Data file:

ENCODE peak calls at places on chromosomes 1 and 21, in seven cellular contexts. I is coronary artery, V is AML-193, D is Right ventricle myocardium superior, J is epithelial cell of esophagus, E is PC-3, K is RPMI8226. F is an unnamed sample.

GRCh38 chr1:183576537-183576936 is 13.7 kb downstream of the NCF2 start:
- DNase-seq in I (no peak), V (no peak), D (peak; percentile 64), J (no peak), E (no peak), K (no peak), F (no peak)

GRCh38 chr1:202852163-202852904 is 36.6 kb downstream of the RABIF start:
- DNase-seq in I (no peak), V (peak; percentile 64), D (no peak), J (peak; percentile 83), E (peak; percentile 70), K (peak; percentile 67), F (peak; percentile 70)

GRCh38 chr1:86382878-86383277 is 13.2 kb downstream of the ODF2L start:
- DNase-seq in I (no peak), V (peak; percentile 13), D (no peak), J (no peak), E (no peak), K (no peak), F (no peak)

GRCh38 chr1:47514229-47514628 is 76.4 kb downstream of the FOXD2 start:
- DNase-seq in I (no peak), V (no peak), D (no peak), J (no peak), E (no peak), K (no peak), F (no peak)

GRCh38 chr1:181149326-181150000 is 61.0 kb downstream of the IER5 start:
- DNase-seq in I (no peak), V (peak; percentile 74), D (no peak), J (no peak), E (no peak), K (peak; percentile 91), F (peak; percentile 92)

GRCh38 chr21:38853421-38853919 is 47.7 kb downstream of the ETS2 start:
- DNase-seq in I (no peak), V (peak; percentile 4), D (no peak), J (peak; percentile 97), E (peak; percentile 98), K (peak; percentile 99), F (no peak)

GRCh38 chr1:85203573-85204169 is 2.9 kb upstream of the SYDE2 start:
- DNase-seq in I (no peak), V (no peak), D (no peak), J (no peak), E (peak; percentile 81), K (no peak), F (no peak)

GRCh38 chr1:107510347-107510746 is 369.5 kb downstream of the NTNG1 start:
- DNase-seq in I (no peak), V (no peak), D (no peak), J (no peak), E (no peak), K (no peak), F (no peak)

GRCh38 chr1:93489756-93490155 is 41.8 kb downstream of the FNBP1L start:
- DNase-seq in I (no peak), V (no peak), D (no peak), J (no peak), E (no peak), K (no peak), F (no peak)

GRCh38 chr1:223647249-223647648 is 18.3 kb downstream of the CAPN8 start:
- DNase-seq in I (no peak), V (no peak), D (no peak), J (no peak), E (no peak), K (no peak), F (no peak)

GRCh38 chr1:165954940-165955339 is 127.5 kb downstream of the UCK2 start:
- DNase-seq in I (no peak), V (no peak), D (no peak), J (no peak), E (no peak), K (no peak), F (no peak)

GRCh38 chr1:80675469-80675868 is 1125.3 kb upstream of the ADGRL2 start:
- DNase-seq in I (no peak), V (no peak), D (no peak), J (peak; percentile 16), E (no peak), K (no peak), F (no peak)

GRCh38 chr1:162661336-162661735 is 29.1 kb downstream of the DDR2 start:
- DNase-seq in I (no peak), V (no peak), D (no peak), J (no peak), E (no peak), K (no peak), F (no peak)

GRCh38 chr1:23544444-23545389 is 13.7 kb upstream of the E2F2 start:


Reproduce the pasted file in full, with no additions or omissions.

ENCODE peak calls at places on chromosomes 1 and 21, in seven cellular contexts. I is coronary artery, V is AML-193, D is Right ventricle myocardium superior, J is epithelial cell of esophagus, E is PC-3, K is RPMI8226. F is an unnamed sample.

GRCh38 chr1:183576537-183576936 is 13.7 kb downstream of the NCF2 start:
- DNase-seq in I (no peak), V (no peak), D (peak; percentile 64), J (no peak), E (no peak), K (no peak), F (no peak)

GRCh38 chr1:202852163-202852904 is 36.6 kb downstream of the RABIF start:
- DNase-seq in I (no peak), V (peak; percentile 64), D (no peak), J (peak; percentile 83), E (peak; percentile 70), K (peak; percentile 67), F (peak; percentile 70)

GRCh38 chr1:86382878-86383277 is 13.2 kb downstream of the ODF2L start:
- DNase-seq in I (no peak), V (peak; percentile 13), D (no peak), J (no peak), E (no peak), K (no peak), F (no peak)

GRCh38 chr1:47514229-47514628 is 76.4 kb downstream of the FOXD2 start:
- DNase-seq in I (no peak), V (no peak), D (no peak), J (no peak), E (no peak), K (no peak), F (no peak)

GRCh38 chr1:181149326-181150000 is 61.0 kb downstream of the IER5 start:
- DNase-seq in I (no peak), V (peak; percentile 74), D (no peak), J (no peak), E (no peak), K (peak; percentile 91), F (peak; percentile 92)

GRCh38 chr21:38853421-38853919 is 47.7 kb downstream of the ETS2 start:
- DNase-seq in I (no peak), V (peak; percentile 4), D (no peak), J (peak; percentile 97), E (peak; percentile 98), K (peak; percentile 99), F (no peak)

GRCh38 chr1:85203573-85204169 is 2.9 kb upstream of the SYDE2 start:
- DNase-seq in I (no peak), V (no peak), D (no peak), J (no peak), E (peak; percentile 81), K (no peak), F (no peak)

GRCh38 chr1:107510347-107510746 is 369.5 kb downstream of the NTNG1 start:
- DNase-seq in I (no peak), V (no peak), D (no peak), J (no peak), E (no peak), K (no peak), F (no peak)

GRCh38 chr1:93489756-93490155 is 41.8 kb downstream of the FNBP1L start:
- DNase-seq in I (no peak), V (no peak), D (no peak), J (no peak), E (no peak), K (no peak), F (no peak)

GRCh38 chr1:223647249-223647648 is 18.3 kb downstream of the CAPN8 start:
- DNase-seq in I (no peak), V (no peak), D (no peak), J (no peak), E (no peak), K (no peak), F (no peak)

GRCh38 chr1:165954940-165955339 is 127.5 kb downstream of the UCK2 start:
- DNase-seq in I (no peak), V (no peak), D (no peak), J (no peak), E (no peak), K (no peak), F (no peak)

GRCh38 chr1:80675469-80675868 is 1125.3 kb upstream of the ADGRL2 start:
- DNase-seq in I (no peak), V (no peak), D (no peak), J (peak; percentile 16), E (no peak), K (no peak), F (no peak)

GRCh38 chr1:162661336-162661735 is 29.1 kb downstream of the DDR2 start:
- DNase-seq in I (no peak), V (no peak), D (no peak), J (no peak), E (no peak), K (no peak), F (no peak)

GRCh38 chr1:23544444-23545389 is 13.7 kb upstream of the E2F2 start: